The past few weeks have been incredible as I’ve finally returned to the caves, camera in hand! We are currently shooting the underwater virtual tour and can’t wait to share the final product with you — 4 of the 10 spheres are now complete! Each sphere takes between 15 and 45 minutes to shoot and 6+ hours to edit, stitch, and post-process on the computer. I’m looking forward to sharing more details about our current field work as well as behind the scenes views of the diving, but for now, here is a video of a cavern that will give you a little taste of what it’s like to swim underground:
The children who will inherit our freshwater are often the most curious about it, and they play a profound role in helping inspire a new water ethic for Florida. This is why I want to give them the opportunity to explore our incredible, but fragile, freshwater ecosystems that lie just out of sight. Submerging in the springs and exploring both sparkling spring bowls and the dark tunnels of the aquifer completely changed my life; it also sparked my curiosity and led me to understand our inextricable ties to these unique places that can often seem far away, yet are integral to our daily lives. In fact, 92% of Floridians rely on groundwater for our everyday needs, but most have never seen a spring. We spend our lives walking on water that all too often remains invisible beneath our feet — now it’s time to jump in.
Beginning in June, I will create the first underwater virtual tour in a Florida cave and travel to elementary schools throughout the state to share the aquifer with the next generation. I will take the students on a field trip to the springs to experience snorkeling and try underwater photography for themselves. Back in the classroom, students will explore the winding tunnels of the aquifer via a 360 virtual tour and express what they learned through drawing and painting. Their underwater photographs and pieces of artwork created in the classroom will become part of an exhibit at a local venue, with the hopes of engaging their parents and the larger community in a conversation about water.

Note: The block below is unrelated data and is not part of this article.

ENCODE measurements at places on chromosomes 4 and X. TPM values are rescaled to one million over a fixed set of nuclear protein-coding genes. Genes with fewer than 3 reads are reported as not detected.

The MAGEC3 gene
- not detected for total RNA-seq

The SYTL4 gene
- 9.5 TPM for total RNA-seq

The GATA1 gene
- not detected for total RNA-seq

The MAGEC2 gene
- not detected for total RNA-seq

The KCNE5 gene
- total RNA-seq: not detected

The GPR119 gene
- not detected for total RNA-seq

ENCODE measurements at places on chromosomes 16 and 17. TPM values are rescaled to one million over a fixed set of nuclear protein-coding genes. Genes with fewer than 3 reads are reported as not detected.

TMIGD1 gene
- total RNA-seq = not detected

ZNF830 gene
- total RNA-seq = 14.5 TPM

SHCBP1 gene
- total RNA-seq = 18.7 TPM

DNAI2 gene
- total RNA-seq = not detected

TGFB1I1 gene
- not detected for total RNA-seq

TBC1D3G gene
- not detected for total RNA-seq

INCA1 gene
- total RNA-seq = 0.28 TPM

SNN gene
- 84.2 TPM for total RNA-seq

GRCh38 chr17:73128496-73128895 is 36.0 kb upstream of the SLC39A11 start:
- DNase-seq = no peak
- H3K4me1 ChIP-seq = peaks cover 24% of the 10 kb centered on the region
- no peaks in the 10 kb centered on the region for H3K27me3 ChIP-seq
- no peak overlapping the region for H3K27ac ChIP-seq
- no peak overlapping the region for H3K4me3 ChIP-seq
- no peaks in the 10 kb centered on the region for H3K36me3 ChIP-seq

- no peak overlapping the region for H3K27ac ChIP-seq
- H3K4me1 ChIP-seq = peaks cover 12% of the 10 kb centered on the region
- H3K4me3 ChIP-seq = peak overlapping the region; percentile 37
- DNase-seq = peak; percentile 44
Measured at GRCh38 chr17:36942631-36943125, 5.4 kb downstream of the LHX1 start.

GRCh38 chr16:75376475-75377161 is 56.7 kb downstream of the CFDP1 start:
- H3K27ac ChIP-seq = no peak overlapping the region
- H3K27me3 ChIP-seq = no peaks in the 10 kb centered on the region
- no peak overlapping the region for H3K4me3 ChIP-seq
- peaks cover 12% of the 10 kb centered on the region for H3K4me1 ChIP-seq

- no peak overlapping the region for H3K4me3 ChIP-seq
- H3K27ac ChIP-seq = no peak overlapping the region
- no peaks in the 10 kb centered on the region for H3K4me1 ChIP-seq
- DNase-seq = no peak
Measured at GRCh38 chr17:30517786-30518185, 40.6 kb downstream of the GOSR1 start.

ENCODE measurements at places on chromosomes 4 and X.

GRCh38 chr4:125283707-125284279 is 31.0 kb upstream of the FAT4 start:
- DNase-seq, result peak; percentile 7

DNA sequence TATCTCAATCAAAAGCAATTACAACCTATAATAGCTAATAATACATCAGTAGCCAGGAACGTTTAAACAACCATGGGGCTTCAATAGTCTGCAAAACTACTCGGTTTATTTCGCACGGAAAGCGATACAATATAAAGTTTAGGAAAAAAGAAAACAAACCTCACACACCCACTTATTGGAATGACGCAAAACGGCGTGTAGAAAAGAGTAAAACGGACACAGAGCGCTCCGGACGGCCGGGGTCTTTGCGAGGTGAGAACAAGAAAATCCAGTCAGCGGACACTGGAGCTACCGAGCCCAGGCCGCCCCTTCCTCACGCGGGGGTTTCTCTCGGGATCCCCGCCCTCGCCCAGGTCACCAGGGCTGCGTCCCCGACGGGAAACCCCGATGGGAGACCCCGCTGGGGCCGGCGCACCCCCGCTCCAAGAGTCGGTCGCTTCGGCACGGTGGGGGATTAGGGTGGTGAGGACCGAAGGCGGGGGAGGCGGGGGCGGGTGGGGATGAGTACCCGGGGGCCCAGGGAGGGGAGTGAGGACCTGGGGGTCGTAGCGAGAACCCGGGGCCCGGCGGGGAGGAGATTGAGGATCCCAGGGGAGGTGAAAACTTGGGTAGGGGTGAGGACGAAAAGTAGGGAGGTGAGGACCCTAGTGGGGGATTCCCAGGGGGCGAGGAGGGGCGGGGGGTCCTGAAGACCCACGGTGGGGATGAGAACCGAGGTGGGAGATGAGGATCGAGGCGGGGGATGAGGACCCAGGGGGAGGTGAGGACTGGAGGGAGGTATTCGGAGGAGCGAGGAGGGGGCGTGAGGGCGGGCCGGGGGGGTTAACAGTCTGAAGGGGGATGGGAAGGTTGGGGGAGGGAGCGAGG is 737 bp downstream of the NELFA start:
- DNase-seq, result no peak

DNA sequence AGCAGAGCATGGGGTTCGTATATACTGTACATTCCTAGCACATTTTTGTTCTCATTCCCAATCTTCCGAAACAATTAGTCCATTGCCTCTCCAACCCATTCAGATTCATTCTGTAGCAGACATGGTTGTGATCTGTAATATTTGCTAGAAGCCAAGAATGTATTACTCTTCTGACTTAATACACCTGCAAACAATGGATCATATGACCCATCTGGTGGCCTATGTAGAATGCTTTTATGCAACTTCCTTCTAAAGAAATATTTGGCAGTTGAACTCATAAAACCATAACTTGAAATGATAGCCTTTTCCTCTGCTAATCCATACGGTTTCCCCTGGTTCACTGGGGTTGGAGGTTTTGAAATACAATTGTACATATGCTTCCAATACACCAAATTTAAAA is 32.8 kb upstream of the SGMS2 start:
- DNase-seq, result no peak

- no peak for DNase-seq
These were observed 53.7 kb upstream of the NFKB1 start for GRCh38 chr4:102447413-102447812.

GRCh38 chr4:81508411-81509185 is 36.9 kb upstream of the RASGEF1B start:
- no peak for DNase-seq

Using art as a means to discover the springs and aquifer will empower kids to explore issues surrounding water and will help them learn to better manage and care for the water that flows in the limestone tunnels hidden just out of sight. All of these pieces — the virtual tour, field trip, classroom visit, and art — are integral pieces of Walking on Water, an innovative approach to shaping a new water ethic in Florida, starting with the next in line to manage our water resources.
I have been dreaming of creating this project for a few years and am beyond excited to see it come to fruition, thanks to a Young Explorers Grant from the National Geographic Society and support from Florida Sea Grant and the University of Florida.
This blog is where I will share stories and photos from shooting the virtual tour in the caves, field trips to the springs, classroom visits, and details about art shows. I will also be tweeting up to date info from @amermaidlife using #WalkingonWaterFL. I hope you will follow along with all of our adventures!
Thank you for all of your continued support!!